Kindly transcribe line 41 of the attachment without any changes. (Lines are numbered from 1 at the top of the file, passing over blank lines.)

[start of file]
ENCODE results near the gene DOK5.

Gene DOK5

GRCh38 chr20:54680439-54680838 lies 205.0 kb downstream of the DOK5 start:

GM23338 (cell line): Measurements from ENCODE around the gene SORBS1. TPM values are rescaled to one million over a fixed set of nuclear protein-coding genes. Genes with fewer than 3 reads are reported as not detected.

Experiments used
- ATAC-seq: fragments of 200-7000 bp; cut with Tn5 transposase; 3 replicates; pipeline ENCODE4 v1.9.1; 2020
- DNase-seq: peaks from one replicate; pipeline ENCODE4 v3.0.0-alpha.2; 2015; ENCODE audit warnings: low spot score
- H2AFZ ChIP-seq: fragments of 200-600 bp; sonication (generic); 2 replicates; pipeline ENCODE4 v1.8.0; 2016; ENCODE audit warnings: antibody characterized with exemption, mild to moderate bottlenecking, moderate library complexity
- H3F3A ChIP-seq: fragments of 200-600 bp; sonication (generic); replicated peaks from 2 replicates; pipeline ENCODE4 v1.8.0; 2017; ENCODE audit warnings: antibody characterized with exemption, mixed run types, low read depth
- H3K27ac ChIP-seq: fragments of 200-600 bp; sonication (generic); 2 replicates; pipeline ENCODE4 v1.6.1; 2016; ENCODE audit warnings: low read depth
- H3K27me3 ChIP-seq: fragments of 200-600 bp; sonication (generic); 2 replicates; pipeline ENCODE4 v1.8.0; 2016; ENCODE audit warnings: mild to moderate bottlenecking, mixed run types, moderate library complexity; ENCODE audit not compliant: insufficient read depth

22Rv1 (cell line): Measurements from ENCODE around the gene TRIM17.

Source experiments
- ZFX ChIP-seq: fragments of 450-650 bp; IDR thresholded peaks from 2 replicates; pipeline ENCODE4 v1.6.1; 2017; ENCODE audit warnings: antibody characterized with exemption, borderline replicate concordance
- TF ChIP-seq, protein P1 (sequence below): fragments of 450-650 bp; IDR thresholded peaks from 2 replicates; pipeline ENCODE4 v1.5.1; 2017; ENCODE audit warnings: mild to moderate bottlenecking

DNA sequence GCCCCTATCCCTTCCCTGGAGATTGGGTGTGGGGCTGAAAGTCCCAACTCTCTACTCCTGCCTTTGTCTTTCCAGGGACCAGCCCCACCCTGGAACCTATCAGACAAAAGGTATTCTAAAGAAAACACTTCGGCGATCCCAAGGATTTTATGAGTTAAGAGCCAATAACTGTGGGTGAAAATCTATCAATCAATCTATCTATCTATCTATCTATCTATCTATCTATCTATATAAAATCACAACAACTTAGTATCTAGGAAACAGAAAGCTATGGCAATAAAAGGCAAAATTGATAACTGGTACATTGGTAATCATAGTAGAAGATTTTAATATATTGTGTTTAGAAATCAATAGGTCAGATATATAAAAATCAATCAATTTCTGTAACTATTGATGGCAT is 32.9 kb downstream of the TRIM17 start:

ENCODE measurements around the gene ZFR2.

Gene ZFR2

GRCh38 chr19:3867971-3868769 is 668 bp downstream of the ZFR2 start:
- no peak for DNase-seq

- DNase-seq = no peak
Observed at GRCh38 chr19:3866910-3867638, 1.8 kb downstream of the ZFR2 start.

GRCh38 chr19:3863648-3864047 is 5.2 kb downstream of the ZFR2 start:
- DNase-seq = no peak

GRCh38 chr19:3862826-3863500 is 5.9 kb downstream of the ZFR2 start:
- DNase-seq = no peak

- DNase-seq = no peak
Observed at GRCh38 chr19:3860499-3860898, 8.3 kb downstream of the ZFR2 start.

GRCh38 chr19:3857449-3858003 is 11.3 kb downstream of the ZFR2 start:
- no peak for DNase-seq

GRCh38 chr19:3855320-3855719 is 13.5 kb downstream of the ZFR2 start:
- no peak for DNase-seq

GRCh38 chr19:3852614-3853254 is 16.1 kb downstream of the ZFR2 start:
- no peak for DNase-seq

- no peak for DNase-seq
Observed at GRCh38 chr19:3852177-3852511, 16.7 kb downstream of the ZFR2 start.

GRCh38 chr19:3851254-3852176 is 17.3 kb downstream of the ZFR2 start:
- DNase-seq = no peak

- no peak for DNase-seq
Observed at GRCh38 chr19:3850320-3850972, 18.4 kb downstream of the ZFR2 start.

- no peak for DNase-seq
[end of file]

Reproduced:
- no peak for DNase-seq